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Saturday, May 31, 2008

Stupid Picture Chronicles #21

You know, I don't mean to poke fun. Really. I'm not the type to do that. (STOP LAUGHING.) And I certainly don't mean any disrespect. But sometimes, well sometimes you just have to say ... "What?"

Like with this statue. I came across it this week.

Now let's make one thing clear. Jesus is my Lord, my King, my Savior, my Hero, my Everything. And I'm positive He held children just like this one in His arms. No doubt. I am not making fun of Jesus or children. I'm not making fun of any person's faith. It's the expression of faith that sometimes makes me cringe.

Having said that ... do you really think Jesus would have given that child a cross to hold? Obviously, this statue of Jesus was pre-crucifixion. There are no nail scars on the hands. No thorn marks on his brow. I kind of doubt that He walked around handing out miniature crosses to children. Actually, I doubt that He met many children with blond hair. Maybe I'm wrong about this and if so I'm sure you all will let me know. Still, I have my doubts. A cross was an instrument of torture and execution and I kind of doubt that the God of love would have tormented children by passing out trinkets of the equivalent of the modern day electric chair or a gurney with an arm rest for your pending lethal injection.

I do like the Lilly's though. That's a nice touch.

7 comments:

Jan said...

You're right. This is an odd statue for all of the reasons that you give.

However, I was thinking that maybe this is Joseph holding Jesus. Statues of Joseph are not uncommon in Catholic churches (although he doesn't show up in statue form nearly as often as Mrs. Joseph); the cross in the child's hand would have been there to indicate that the child was Jesus.

Ron said...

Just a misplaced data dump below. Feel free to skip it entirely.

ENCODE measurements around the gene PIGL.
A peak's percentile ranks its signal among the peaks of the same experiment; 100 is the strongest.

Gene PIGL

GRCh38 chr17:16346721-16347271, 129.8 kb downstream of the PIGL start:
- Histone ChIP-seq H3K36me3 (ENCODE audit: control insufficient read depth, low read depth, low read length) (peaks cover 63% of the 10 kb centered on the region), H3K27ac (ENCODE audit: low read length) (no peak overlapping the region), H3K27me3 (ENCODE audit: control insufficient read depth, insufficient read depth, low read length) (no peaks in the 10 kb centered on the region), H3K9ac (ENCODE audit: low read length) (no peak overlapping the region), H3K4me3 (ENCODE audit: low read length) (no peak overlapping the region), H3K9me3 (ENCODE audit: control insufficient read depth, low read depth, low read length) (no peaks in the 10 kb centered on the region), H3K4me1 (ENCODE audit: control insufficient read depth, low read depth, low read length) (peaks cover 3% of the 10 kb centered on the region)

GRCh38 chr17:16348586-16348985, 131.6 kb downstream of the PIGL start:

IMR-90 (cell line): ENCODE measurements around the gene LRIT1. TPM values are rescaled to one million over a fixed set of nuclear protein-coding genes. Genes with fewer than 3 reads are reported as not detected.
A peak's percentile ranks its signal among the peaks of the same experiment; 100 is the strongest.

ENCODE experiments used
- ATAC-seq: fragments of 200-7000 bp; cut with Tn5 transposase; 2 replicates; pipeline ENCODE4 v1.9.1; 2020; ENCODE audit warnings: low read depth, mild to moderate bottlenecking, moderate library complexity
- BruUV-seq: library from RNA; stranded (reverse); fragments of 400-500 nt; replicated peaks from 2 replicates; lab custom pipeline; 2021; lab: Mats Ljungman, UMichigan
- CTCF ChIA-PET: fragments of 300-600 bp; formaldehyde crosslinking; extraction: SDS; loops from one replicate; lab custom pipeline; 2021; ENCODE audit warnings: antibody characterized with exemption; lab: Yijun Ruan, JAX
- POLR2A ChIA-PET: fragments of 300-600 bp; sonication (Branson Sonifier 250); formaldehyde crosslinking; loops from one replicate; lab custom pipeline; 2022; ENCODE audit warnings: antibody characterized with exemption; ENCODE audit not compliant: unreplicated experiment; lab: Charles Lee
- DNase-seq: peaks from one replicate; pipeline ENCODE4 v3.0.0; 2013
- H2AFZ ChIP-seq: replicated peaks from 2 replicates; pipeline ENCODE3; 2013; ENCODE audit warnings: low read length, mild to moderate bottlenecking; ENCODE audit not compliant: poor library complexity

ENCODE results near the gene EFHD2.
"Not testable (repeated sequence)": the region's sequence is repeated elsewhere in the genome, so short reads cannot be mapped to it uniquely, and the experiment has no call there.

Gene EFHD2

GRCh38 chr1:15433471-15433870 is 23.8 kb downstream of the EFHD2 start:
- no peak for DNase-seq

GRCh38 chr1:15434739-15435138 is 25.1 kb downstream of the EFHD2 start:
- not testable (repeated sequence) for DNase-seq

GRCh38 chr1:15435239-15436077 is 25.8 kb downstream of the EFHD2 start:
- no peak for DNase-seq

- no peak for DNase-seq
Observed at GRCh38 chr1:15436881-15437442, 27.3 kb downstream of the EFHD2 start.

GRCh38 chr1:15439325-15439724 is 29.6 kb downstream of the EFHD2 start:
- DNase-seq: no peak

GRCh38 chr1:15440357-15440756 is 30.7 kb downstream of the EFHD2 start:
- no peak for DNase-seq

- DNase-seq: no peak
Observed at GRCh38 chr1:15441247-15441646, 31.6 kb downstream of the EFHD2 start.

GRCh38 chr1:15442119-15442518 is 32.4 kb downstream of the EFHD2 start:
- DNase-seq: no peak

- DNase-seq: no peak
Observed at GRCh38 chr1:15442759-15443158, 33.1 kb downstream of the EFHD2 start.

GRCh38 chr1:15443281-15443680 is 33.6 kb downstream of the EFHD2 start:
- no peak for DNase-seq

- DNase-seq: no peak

This comment has been removed by the author.
Ron said...

Uhhhhhh. Ummmmmm.

Oh. Well then. Never mind.

WAIT! Assuming that you are correct we are left with a Joseph who has hands that look like they've never touched a hammer. And we have a blond haired, blue eyed Jesus. Still kind of problematic for me.

Joseph, huh? And He gave his Son a cross to play with?

I know, it's all artsy and symbolic. I guess I just missed class the day they taught that part.

Oh, and lest I offend my Catholic friends I did not take this picture in a Catholic church. It wasn't in a church at all. I'll leave it at that. :)

jimbarnard said...

is that baby chris in jesus' arms? i'm not surprised. i don't see too many statues of you and jesus.

Anonymous said...

Your queries remind me of something I read recently:

People continue to suffer from the influence of primitive concepts of God. The gods who go on a rampage in the storm; who shake the earth in their wrath and strike down men in their anger; who inflict their judgments of displeasure in times of famine and flood—these are the gods of primitive religion; they are not the Gods who live and rule the universes. Such concepts are a relic of the times when men supposed that the universe was under the guidance and domination of the whims of such imaginary gods. But mortal man is beginning to realize that he lives in a realm of comparative law and order as far as concerns the administrative policies and conduct of the Supreme Creators and the Supreme Controllers.